Adolescent females are disproportionately at risk for depression, which is expected to represent the leading cause of disability in 2030 (National Institute of Mental Health [NIMH] 2019). Although prior research has suggested that both child maltreatment and adolescent pregnancy increase the risk for depressive symptoms, less is known about how these two interact to influence depression in late adolescence. The present study tested the unique and interactive effects of adolescent pregnancy and child maltreatment on late-adolescent depressive symptomatology (N = 186) with a prospective, longitudinal design that utilized documented records of maltreatment and included demographically comparable (i.e., economically disadvantaged), nonmaltreated and non-pregnant comparisons. Participants were assessed at ages 10–12 and 18–21. Structural equation modeling was used to test whether adolescent pregnancy amplified the effect of child maltreatment on late-adolescent depressive symptoms. In the context of economic disadvantage, results indicated that the effect of child maltreatment on late-adolescent depressive symptoms was significantly enhanced for those who experienced an adolescent pregnancy. This effect remained after controlling for prior depressive symptoms, peer and maternal relationship quality, and romantic relationship violence. The findings are translated to preliminary guidance for practitioners regarding precision depression screening and tailored preventive interventions.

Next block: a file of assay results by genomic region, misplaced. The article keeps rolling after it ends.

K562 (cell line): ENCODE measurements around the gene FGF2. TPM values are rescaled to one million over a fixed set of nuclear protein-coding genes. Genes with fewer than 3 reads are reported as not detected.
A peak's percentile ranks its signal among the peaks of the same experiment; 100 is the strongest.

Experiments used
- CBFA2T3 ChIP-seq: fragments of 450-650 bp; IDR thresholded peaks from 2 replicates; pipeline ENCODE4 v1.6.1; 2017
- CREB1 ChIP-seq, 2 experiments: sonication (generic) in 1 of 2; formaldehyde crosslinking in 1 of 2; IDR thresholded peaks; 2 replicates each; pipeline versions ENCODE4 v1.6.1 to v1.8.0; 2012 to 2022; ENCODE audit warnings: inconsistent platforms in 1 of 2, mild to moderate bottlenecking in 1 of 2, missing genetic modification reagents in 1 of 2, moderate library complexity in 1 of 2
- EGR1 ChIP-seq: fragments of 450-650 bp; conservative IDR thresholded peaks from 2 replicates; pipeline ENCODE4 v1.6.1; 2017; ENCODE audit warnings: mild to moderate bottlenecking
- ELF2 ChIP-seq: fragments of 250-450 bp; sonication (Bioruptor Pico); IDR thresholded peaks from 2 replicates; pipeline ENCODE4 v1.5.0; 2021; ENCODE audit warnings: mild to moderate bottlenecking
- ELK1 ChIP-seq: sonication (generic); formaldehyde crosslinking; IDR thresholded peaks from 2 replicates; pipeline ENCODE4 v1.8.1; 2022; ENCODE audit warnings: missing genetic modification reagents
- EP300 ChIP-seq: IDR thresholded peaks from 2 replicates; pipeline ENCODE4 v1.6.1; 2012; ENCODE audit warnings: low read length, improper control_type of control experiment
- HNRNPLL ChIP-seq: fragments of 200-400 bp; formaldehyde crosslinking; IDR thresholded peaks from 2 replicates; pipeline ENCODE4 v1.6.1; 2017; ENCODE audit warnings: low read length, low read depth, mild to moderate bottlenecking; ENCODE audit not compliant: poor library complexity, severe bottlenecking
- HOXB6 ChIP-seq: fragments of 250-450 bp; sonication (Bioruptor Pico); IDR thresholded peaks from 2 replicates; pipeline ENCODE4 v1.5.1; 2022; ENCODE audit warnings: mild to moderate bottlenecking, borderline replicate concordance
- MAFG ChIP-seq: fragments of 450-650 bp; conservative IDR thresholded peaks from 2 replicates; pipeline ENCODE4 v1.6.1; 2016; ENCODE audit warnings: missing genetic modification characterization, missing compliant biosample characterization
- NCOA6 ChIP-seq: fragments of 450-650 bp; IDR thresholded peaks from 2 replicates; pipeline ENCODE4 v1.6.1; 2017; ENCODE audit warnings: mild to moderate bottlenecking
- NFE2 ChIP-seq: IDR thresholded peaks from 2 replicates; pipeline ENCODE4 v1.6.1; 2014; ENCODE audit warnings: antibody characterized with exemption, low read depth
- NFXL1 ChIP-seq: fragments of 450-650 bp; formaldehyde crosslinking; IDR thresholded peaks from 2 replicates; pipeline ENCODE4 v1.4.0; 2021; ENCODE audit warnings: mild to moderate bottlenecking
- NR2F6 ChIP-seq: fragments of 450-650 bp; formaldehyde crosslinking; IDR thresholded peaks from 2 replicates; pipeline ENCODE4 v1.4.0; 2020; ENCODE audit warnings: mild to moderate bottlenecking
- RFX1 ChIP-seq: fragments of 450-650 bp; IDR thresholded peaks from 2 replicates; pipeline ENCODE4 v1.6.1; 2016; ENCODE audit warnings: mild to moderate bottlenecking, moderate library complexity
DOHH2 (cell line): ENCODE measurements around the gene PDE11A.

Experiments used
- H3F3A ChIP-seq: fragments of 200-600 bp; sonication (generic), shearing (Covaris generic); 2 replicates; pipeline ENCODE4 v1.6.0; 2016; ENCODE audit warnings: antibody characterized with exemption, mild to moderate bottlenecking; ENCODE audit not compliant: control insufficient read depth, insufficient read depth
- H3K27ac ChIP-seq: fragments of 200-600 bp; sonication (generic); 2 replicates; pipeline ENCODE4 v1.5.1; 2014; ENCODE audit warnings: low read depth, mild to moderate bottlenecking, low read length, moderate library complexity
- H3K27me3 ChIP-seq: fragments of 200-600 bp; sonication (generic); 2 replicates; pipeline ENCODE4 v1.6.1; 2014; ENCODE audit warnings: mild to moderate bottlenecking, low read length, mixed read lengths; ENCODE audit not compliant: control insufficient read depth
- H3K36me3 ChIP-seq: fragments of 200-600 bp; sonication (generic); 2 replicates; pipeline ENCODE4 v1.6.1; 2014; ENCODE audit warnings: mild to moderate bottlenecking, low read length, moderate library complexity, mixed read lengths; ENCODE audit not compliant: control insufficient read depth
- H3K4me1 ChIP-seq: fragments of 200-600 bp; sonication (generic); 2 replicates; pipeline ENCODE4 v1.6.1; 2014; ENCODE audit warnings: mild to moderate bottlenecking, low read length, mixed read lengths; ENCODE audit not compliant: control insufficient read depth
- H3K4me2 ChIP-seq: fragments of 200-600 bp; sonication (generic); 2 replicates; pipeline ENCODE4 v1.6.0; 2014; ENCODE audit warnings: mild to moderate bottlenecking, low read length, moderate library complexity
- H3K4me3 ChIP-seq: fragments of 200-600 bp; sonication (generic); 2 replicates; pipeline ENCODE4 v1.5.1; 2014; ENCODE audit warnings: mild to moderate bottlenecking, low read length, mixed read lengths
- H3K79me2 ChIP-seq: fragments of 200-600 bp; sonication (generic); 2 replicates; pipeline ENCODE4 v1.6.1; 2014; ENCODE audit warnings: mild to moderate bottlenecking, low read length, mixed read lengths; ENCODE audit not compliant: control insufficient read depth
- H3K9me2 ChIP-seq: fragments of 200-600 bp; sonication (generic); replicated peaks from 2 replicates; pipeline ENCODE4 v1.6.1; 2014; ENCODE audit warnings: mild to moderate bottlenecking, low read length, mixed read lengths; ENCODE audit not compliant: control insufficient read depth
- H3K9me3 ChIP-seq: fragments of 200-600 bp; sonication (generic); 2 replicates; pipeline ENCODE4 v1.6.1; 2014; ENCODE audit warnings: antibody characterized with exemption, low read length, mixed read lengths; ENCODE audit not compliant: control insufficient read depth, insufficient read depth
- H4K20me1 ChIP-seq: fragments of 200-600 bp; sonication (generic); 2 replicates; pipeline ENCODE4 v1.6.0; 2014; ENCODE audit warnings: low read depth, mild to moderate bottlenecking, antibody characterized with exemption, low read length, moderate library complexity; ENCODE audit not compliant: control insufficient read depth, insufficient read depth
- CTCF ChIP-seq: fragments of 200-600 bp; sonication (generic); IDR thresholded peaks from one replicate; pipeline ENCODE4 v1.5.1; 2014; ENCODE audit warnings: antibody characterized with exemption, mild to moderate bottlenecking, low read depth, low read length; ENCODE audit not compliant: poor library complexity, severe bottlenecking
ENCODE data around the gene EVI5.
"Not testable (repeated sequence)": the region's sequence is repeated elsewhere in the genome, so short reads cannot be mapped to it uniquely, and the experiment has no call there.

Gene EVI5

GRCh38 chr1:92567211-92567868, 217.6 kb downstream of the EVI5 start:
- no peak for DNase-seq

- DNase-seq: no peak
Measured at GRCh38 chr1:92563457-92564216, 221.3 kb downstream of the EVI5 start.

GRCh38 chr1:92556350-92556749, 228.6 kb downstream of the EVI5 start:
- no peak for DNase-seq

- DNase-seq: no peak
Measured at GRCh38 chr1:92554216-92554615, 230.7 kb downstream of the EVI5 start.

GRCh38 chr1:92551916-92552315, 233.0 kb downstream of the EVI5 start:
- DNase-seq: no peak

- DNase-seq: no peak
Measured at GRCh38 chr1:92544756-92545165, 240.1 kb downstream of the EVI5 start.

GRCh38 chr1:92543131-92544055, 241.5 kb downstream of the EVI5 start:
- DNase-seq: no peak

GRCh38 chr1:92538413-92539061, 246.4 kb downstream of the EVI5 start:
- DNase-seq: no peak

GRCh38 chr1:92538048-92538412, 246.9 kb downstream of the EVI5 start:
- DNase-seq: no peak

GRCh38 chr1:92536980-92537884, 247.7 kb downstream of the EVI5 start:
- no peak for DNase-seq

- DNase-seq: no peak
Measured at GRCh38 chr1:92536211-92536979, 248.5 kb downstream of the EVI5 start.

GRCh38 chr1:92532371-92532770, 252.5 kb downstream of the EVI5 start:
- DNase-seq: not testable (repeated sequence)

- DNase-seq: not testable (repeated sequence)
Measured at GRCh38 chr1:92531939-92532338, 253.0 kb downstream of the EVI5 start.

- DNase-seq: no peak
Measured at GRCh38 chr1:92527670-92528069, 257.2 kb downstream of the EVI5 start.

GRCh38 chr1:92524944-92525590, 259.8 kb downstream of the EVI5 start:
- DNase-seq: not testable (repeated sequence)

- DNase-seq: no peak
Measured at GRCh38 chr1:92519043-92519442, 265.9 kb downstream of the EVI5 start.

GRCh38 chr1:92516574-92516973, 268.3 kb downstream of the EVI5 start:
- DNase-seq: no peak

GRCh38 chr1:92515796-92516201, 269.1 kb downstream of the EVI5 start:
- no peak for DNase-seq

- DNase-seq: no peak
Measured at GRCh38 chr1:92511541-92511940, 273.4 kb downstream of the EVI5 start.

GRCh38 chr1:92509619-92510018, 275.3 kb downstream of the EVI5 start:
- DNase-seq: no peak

Bibliographical noteFunding Information:
This research was supported by grants received from the National Institute on Drug Abuse (R01DA17741), National Institute of Child Health and Human Development (P50-HD096698), and the Spunk Fund, Inc.
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Copyright 2020 Elsevier B.V., All rights reserved.
- Adolescent pregnancy
- Child maltreatment
- Internalizing psychopathology
PubMed: MeSH publication types
- Journal Article
- Research Support, N.I.H., Extramural
- Research Support, Non-U.S. Gov't